Programming in the Real World
Carina Zona gave a talk at PyCon 2015 delving in to the head on collisions we constantly face within programming that may not be completely obvious. The talk, titled “Schemas for the Real World” can be found here. The questions she presents involve normalization vs. the overwhelming possibilities which can be found in the world. How do we interpolate our ideas and past experiences in to something with the ability to cover the immensely broad spectrum of humanity? Questions we have been asked by our instructor will also come in to play the further in to this post we go. What assumptions have you taken advantage of in the past, and how can you, as a programmer, improve your applications by keeping those assumptions in mind?
We have entered a new age of massive interconnectedness through a technological revolution. There are new processes and possibilities popping up each and every day relating to technology. There are major consequences and realizations we must factor in to our development if we are to continue to garner the greatest amount of users for our applications. I sat down at the very end of February with a brand new MacBook Pro and wide eyes as we starting using terms like “command line” and “object-oriented programming”. I have now come so far as to having WAY more subjects and terms I have no idea about (just kidding, sort of) and being able to develop full scale applications through Ruby on Rails. The experience has been overwhelmingly eye opening through various realizations as we have gone through our lessons. There are things we must consider which I have never had to consider in my personal life. Carina’s example of one of these considerations is one of her first, hair color. We must give every single option in the universe for an encompassing drop down menu option. We must consider the impact leaving out even one possibility could have on our user base in developing applications. As database programmers we must enjoy data. Best case scenario we would have a or b for each choice, no matter how many choices. This data analysis would provide a black or white picture of every individual, but we all know this is not the way society works. Not everyone can simply define their sexual orientation as gay or straight. Simply adding bisexual in does not necessarily solve our problem either. On one hand, we could have a scale where someone could put in their sexual orientation on a sliding bar like the one pictured here from the video itself.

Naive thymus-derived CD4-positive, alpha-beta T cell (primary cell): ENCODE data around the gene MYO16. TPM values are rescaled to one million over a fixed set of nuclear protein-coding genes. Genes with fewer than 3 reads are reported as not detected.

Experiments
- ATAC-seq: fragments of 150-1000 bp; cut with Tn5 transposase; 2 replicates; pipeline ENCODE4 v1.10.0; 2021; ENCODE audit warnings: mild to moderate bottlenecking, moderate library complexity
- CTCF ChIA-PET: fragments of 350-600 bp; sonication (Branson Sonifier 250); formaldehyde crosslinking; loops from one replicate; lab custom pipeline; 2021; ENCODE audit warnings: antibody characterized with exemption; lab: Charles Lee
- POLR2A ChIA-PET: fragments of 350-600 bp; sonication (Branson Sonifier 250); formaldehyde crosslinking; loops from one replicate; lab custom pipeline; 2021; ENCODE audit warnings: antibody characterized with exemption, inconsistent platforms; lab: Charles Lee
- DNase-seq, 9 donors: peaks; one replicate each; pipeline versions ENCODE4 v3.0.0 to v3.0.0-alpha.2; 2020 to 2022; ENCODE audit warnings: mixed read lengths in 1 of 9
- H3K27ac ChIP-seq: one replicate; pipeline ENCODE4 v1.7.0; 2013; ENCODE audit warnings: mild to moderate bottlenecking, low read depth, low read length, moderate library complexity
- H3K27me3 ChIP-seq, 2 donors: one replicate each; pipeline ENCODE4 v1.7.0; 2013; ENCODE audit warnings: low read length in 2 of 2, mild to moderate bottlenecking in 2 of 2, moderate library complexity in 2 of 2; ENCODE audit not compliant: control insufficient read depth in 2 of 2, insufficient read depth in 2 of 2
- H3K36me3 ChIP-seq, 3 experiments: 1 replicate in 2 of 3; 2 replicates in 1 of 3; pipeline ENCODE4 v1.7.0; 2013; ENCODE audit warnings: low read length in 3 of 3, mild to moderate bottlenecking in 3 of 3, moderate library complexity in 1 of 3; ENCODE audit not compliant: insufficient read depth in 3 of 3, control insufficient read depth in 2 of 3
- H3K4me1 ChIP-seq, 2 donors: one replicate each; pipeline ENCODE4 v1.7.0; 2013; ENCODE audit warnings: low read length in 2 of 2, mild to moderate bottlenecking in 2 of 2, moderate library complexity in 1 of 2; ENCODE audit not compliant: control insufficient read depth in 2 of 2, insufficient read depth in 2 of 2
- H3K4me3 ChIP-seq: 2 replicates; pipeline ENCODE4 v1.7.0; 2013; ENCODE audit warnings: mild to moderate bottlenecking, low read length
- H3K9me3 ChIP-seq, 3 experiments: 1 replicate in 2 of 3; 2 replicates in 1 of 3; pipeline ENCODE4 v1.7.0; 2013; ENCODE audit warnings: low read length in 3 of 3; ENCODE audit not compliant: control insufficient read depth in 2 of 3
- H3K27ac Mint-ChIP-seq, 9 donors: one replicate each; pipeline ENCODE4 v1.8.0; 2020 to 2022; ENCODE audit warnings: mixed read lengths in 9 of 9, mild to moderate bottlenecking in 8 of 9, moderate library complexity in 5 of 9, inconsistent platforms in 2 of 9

While it would be easier for me to just have two options, no matter what they may be, I am running the serious risk of excluding entire subsets of humans. I must consider the effect this would have on me as a user of the application. Does eliminating at least 1/3 of humanity (and probably more) from the user base really make my life more simple? The answer is no.
Throughout time we all develop our identities. We all have experiences and prior situations we can recall and relate to. These heavily impact our future endeavors. We all have what we can define as “normal” and consequentially have all the things we define as “abnormal”, but everyone’s definitions of these terms can be drastically different depending on personal experiences and lessons learned. While it is not realistically possible to include every universal option in each set of choices I give my user, best practice would be to marginalize as few users as I could.